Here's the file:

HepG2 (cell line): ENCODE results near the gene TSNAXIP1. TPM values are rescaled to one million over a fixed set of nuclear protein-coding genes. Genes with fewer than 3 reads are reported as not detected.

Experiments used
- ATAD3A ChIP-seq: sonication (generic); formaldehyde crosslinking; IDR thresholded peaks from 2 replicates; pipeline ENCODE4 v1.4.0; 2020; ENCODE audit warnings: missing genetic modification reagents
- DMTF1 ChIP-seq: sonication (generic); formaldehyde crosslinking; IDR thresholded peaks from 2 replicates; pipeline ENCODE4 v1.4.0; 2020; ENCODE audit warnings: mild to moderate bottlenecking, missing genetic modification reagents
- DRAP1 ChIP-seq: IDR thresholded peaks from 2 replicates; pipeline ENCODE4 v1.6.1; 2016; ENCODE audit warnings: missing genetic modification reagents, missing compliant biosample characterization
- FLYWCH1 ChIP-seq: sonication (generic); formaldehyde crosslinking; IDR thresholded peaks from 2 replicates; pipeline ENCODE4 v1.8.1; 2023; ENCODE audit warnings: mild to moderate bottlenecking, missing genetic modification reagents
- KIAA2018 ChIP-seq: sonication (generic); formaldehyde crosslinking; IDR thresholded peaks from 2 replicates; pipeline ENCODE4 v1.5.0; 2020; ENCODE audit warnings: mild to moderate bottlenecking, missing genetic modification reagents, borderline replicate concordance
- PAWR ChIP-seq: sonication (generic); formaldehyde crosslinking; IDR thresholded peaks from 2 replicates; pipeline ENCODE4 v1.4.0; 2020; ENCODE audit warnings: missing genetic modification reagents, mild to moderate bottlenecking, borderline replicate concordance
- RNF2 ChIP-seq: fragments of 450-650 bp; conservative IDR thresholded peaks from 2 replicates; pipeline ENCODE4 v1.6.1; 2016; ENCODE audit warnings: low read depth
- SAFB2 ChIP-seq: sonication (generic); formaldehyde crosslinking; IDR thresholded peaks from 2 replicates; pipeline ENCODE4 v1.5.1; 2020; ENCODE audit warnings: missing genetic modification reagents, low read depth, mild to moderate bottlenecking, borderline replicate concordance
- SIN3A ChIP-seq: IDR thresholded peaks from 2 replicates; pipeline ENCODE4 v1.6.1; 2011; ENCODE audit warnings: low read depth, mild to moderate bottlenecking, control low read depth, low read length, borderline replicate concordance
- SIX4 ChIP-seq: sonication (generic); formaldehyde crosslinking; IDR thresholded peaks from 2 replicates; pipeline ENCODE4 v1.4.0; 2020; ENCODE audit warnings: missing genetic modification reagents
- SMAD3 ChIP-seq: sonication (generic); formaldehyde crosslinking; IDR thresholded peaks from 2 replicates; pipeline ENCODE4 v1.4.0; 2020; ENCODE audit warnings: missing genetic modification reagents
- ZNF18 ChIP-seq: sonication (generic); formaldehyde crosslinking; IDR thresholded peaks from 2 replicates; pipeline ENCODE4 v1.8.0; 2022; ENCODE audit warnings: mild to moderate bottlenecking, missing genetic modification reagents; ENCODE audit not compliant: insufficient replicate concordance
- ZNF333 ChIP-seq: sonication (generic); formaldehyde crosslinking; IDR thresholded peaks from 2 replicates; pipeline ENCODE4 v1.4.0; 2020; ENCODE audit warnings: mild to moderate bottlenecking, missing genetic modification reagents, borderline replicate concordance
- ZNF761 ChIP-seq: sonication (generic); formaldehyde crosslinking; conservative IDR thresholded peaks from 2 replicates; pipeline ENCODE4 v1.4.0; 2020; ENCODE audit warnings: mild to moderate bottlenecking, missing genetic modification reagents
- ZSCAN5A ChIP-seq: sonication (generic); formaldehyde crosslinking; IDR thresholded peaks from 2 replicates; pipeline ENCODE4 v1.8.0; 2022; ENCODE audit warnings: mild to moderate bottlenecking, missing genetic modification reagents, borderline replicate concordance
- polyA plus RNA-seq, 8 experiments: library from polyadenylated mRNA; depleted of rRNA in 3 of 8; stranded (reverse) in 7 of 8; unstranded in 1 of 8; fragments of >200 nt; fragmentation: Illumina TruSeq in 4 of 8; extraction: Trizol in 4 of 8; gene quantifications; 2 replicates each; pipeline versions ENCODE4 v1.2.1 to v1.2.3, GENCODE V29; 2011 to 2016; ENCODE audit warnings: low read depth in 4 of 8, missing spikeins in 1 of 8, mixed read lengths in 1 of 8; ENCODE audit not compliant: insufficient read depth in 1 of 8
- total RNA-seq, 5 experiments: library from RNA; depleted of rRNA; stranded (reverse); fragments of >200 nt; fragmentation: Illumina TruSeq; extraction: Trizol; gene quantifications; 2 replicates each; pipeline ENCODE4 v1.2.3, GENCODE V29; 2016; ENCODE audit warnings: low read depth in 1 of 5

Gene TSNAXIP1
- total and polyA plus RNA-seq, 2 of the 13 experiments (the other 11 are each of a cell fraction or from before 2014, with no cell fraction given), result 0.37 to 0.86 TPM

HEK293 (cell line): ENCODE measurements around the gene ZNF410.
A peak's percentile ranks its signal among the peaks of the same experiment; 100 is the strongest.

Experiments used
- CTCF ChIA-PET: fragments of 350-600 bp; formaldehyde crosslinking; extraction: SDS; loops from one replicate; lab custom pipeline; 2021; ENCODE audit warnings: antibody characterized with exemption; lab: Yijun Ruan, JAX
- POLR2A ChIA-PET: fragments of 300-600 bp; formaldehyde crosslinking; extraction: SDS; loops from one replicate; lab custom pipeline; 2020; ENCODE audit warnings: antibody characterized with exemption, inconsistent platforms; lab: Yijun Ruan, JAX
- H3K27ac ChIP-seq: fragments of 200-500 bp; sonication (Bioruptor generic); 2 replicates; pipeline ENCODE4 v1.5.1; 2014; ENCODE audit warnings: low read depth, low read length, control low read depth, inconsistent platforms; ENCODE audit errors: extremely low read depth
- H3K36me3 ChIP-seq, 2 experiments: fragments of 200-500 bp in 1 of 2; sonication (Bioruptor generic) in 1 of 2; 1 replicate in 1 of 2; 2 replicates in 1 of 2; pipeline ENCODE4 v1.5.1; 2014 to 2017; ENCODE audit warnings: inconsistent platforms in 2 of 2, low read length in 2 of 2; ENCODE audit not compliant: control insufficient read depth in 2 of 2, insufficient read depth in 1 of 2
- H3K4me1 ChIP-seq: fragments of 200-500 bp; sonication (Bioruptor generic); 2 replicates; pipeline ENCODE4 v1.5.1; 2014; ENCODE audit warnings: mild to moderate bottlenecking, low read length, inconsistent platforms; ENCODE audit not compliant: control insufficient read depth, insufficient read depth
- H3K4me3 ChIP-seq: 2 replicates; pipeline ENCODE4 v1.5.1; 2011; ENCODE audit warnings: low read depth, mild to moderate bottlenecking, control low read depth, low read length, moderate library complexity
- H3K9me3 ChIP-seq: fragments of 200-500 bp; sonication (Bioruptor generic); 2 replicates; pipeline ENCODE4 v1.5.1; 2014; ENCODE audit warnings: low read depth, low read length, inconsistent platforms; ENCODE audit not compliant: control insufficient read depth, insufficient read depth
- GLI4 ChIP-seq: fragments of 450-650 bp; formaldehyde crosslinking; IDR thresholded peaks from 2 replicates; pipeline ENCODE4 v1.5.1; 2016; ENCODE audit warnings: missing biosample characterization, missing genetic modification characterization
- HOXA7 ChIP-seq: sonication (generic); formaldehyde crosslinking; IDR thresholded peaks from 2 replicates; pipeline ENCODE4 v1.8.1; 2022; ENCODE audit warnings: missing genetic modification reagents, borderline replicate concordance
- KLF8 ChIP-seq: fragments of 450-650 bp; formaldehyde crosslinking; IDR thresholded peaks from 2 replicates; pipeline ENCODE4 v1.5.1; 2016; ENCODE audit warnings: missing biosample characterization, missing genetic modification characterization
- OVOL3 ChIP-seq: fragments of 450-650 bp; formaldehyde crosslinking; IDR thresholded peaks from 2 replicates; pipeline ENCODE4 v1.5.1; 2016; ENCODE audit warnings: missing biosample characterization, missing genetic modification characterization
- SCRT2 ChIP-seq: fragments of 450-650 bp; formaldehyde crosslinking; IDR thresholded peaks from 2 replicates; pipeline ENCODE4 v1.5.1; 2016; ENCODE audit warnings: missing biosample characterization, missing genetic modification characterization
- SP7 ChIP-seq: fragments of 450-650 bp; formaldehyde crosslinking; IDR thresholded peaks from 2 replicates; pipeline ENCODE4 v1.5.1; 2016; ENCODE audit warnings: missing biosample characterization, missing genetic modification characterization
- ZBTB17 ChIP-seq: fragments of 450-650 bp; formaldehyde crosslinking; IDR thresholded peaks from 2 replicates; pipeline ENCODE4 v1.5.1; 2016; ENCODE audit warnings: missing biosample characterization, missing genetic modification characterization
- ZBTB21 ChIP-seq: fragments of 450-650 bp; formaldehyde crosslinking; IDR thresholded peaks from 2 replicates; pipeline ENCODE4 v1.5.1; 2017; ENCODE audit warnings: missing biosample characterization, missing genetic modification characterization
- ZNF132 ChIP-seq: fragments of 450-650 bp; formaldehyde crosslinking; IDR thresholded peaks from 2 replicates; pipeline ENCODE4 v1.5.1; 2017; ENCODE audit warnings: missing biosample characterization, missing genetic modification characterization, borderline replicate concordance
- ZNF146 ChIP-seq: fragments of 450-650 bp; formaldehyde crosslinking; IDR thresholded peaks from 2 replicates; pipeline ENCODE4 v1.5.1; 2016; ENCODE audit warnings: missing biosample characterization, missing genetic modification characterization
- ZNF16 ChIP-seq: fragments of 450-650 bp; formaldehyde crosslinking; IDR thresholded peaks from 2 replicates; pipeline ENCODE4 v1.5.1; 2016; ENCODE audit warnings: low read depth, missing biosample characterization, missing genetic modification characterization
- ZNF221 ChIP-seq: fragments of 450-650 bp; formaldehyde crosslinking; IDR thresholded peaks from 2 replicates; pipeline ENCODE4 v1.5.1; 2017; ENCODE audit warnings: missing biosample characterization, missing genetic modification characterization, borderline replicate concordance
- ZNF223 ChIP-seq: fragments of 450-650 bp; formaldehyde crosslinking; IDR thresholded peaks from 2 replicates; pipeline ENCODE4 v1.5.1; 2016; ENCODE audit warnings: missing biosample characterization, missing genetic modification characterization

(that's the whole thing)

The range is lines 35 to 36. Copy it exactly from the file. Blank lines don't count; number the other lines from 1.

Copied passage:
- OVOL3 ChIP-seq: fragments of 450-650 bp; formaldehyde crosslinking; IDR thresholded peaks from 2 replicates; pipeline ENCODE4 v1.5.1; 2016; ENCODE audit warnings: missing biosample characterization, missing genetic modification characterization
- SCRT2 ChIP-seq: fragments of 450-650 bp; formaldehyde crosslinking; IDR thresholded peaks from 2 replicates; pipeline ENCODE4 v1.5.1; 2016; ENCODE audit warnings: missing biosample characterization, missing genetic modification characterization